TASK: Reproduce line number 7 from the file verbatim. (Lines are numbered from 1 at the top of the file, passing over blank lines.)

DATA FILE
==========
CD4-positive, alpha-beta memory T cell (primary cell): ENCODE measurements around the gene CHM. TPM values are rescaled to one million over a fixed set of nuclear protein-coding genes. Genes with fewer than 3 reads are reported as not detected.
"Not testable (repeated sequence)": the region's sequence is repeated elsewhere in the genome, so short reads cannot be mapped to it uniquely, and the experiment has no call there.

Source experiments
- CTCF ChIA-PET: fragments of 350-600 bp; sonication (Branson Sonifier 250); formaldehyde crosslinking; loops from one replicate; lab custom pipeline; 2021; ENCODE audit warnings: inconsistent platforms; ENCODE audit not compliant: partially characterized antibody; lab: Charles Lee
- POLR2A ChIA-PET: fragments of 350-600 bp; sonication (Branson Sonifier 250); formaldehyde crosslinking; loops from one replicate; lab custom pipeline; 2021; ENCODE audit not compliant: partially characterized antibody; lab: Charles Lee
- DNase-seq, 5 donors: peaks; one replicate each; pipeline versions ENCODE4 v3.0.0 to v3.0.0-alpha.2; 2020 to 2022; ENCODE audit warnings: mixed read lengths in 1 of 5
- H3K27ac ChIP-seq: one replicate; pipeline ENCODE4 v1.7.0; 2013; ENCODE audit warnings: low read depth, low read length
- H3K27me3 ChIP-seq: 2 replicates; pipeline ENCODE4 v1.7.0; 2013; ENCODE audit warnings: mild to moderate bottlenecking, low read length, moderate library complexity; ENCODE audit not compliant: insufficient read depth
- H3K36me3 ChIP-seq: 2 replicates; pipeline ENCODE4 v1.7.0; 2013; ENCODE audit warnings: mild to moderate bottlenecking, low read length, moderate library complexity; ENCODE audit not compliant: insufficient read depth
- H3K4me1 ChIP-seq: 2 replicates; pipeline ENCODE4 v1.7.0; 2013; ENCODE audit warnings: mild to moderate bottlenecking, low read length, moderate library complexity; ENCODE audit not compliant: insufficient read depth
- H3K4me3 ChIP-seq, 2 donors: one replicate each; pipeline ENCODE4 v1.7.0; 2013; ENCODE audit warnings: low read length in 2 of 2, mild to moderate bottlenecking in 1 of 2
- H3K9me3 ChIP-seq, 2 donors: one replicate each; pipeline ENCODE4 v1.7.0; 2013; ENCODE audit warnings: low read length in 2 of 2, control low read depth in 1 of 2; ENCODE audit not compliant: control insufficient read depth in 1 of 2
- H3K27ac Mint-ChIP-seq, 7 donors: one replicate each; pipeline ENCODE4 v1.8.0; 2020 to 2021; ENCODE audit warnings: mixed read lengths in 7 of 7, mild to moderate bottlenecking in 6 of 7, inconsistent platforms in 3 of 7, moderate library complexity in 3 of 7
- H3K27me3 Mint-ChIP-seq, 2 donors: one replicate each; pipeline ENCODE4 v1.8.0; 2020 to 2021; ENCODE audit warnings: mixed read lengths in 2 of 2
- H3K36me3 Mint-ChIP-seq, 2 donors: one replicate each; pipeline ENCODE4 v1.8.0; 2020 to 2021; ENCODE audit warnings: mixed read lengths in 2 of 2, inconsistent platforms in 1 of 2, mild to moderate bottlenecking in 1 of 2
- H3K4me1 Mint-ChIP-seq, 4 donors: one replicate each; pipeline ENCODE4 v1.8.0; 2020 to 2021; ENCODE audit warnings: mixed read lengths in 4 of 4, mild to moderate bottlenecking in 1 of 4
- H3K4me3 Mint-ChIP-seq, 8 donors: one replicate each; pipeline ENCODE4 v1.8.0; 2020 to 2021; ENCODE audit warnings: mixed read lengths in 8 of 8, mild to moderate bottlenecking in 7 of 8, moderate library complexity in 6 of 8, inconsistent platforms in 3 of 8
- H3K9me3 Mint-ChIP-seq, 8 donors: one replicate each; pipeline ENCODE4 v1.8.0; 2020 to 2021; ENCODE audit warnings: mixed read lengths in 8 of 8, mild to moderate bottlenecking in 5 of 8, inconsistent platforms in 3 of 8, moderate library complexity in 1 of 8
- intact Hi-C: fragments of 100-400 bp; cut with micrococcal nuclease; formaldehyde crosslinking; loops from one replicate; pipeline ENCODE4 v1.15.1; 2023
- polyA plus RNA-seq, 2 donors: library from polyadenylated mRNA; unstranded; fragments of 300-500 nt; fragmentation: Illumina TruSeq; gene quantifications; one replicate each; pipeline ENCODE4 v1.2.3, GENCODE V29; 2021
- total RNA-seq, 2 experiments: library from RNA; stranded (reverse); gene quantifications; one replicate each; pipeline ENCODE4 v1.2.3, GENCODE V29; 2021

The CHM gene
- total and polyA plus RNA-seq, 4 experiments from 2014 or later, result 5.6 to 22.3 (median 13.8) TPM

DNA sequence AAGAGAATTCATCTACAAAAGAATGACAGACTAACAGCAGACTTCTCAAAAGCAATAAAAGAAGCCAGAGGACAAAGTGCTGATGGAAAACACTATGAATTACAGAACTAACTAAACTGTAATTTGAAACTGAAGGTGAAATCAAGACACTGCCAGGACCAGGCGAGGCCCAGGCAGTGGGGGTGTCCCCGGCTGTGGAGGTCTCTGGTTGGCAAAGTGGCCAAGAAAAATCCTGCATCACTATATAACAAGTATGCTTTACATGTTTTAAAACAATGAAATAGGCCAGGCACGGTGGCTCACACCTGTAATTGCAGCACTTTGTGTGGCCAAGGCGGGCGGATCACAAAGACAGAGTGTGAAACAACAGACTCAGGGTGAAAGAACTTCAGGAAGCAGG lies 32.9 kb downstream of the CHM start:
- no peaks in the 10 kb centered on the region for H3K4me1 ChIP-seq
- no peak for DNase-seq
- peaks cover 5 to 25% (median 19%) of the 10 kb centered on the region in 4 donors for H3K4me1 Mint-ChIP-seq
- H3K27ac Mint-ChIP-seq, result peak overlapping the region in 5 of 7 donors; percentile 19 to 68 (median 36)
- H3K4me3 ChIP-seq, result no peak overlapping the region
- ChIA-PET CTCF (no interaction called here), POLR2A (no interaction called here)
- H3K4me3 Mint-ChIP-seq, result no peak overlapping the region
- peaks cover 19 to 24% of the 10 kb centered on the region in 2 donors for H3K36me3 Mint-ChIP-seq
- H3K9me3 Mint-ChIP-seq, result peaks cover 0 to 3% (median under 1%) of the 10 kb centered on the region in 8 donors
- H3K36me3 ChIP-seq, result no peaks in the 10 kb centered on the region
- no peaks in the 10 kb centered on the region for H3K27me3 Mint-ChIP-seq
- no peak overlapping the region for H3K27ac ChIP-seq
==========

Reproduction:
- H3K27ac ChIP-seq: one replicate; pipeline ENCODE4 v1.7.0; 2013; ENCODE audit warnings: low read depth, low read length